> Actually, I think the `ast` module doesn't work very well for formatters, because it loses comments. (Retaining comments and all details of whitespace is the specific use case for which I created pgen2.)

Some uses I have seen include using it to check that the code before and after the formatting has no functional changes (both have the same ast) or to augment the information obtained with other sources. But yeah, I agree that static code analyzers and linters are a much bigger target. 

>I wonder if lib2to3 is actually something that would benefit from moving out of the stdlib. (Wasn't it on Amber's list?) As Łukasz points out in that issue, it is outdated. Maybe if it was out of the stdlib it would attract more contributors. Then again, I have recently started exploring the idea of a PEG parser for Python. Maybe a revamped version of the core of lib2to3 based on PEG instead of pgen would be interesting to some folks.

I was thinking more on the line of leveraging some parts lib2to3 having some CST-related solution similar to the ast module, not exposing the whole functionality of lib2to3. Basically, it would be a more high-level abstraction to substitute the current parser module. Technically you should be able to reconstruct some primitives that lib2to3 uses on top of the output that the parser module generates (modulo some extra information from the grammar), but the raw output that the parser module generates is not super useful by itself, especially when you consider the maintenance costs.

On the other side, as you mention here:

>I am interested in switching CPython's parsing strategy to something else (what exactly remains to be seen) and any new approach is unlikely to reuse the current CST technology. (OTOH I think it would be wise to keep the current AST.)

it is true that changing the parser can influence greatly the hypothetical CST module so it may complicate the conversion to a new parser solution if the API does not abstract enough (or it may be close to impractical depending on the new parser solution).

My original suggestion was based on the fact that the parser module is not super useful and it has a great maintenance cost, but the "realm" of what it solves (providing access to the parse trees) could be useful to some use cases so that is why I was talking about "parser" and lib2to3 in the same email.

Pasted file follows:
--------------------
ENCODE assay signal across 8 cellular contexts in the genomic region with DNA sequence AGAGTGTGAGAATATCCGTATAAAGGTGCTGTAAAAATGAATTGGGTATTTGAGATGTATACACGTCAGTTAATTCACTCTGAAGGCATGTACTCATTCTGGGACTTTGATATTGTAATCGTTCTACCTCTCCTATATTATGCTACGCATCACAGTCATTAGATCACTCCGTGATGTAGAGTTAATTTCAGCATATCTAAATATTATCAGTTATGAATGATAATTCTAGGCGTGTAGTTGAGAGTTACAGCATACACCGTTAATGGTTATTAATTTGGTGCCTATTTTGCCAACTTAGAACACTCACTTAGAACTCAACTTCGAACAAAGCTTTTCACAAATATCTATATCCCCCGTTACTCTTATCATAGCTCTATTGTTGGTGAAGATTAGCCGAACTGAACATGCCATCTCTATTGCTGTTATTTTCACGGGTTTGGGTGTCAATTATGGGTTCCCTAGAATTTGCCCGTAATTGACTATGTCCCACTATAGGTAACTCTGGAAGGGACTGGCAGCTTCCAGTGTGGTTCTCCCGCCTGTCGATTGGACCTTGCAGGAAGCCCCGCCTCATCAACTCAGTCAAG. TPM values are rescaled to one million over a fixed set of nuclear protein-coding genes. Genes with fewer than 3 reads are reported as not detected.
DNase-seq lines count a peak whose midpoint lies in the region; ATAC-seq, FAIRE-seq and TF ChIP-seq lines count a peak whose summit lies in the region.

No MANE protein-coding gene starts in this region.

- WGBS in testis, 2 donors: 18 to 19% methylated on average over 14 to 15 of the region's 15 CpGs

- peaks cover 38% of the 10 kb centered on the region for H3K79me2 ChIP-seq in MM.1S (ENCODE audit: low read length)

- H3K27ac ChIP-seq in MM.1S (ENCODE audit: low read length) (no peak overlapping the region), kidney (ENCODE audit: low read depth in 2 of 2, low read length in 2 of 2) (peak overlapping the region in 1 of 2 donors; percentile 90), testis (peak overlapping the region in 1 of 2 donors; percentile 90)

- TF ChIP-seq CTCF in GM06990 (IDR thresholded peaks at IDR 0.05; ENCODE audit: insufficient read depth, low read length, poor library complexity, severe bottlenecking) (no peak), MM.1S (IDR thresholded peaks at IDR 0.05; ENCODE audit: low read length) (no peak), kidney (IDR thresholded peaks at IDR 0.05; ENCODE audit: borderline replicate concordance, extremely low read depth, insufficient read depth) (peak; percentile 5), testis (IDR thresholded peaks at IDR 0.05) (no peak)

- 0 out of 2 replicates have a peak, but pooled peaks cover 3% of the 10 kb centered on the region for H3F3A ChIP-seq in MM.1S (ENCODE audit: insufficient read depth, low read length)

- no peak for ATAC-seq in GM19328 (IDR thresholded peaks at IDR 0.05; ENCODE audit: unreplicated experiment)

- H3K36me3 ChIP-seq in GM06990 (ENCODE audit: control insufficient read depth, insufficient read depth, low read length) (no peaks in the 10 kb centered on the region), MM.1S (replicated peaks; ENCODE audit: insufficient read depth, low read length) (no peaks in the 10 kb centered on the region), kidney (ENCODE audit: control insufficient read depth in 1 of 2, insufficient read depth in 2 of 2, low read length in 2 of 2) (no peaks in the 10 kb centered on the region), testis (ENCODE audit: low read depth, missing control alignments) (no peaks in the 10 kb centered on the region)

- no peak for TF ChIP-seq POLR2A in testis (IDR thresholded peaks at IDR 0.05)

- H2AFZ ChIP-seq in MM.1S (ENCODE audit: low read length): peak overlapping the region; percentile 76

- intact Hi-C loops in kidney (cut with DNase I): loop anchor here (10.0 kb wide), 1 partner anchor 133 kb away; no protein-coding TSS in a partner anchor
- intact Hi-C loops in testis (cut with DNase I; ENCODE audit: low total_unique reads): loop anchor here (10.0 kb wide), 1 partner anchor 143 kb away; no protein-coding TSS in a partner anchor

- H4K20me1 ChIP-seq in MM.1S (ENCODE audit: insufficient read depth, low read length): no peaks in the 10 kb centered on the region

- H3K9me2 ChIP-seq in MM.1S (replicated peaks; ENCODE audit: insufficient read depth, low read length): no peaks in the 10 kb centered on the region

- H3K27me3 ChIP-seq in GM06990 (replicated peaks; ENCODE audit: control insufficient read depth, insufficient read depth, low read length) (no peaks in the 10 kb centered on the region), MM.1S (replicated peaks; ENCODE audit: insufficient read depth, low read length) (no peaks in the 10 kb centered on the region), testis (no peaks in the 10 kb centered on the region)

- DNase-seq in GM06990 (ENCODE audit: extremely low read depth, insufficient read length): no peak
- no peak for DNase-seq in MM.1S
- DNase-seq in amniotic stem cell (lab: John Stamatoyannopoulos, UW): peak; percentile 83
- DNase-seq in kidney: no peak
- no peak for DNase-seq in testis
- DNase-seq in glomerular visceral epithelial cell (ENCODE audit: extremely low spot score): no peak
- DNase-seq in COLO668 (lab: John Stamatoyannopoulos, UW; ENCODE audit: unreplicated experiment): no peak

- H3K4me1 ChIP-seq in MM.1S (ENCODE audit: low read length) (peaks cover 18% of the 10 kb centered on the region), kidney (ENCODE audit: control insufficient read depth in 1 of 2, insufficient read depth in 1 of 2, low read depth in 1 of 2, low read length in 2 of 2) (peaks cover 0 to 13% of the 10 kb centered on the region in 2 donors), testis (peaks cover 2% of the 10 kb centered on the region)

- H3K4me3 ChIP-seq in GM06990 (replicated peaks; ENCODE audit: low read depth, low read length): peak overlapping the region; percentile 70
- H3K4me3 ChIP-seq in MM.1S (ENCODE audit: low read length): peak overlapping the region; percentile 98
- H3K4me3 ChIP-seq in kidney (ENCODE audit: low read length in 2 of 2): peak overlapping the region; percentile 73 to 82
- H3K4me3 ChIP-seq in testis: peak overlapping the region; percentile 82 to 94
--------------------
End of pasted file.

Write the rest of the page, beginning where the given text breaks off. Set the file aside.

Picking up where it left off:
Perhaps we can be more productive if we focus on just deprecating the "parser" module, but I thought it was an opportunity to solve two (related) problems at once.


On Mon, 20 May 2019 at 17:28, Guido van Rossum <guido@python.org> wrote:
On Thu, May 16, 2019 at 3:51 PM Pablo Galindo Salgado <pablogsal@gmail.com> wrote:
[Nathaniel Smith]
>Will the folks using forks be happy to switch to the stdlib version? 
>For example I can imagine that if black wants to process 3.7 input
>code while running on 3.6, it might prefer a parser on PyPI even if
>he stdlib version were public, since the PyPI version can be updated
>independently of the host Python.

The tool can parse arbitrary grammars, the one that is packed into is just one of them.

I think it would be useful, among other things because the standard library
lacks currently a proper CST solution. The ast module is heavily leveraged for
things like formatters,

Actually, I think the `ast` module doesn't work very well for formatters, because it loses comments. (Retaining comments and all details of whitespace is the specific use case for which I created pgen2.)
 
static code analyzers...etc but CST can be very useful as
Łukasz describes here:


I think is missing an important gap in the stdlib and the closest thing we have
(the current parser module) is not useful for any of that. Also, the core to generating
the hypothetical new package (with some new API over it may be) is already undocumented
as an implementation detail of lib2to3 (and some people are already using it directly).

I wonder if lib2to3 is actually something that would benefit from moving out of the stdlib. (Wasn't it on Amber's list?) As Łukasz points out in that issue, it is outdated. Maybe if it was out of the stdlib it would attract more contributors. Then again, I have recently started exploring the idea of a PEG parser for Python. Maybe a revamped version of the core of lib2to3 based on PEG instead of pgen would be interesting to some folks.

I do agree that the two versions of tokenize.py should be unified (and the result kept in the stdlib). However there are some issues here, because tokenize.py is closely tied to the names and numbers of the tokens, and the latter information is currently generated based on the contents of the Grammar file. This may get in the way of using it to tokenize old Python versions.

--
--Guido van Rossum (python.org/~guido)
Pronouns: he/him/his (why is my pronoun here?)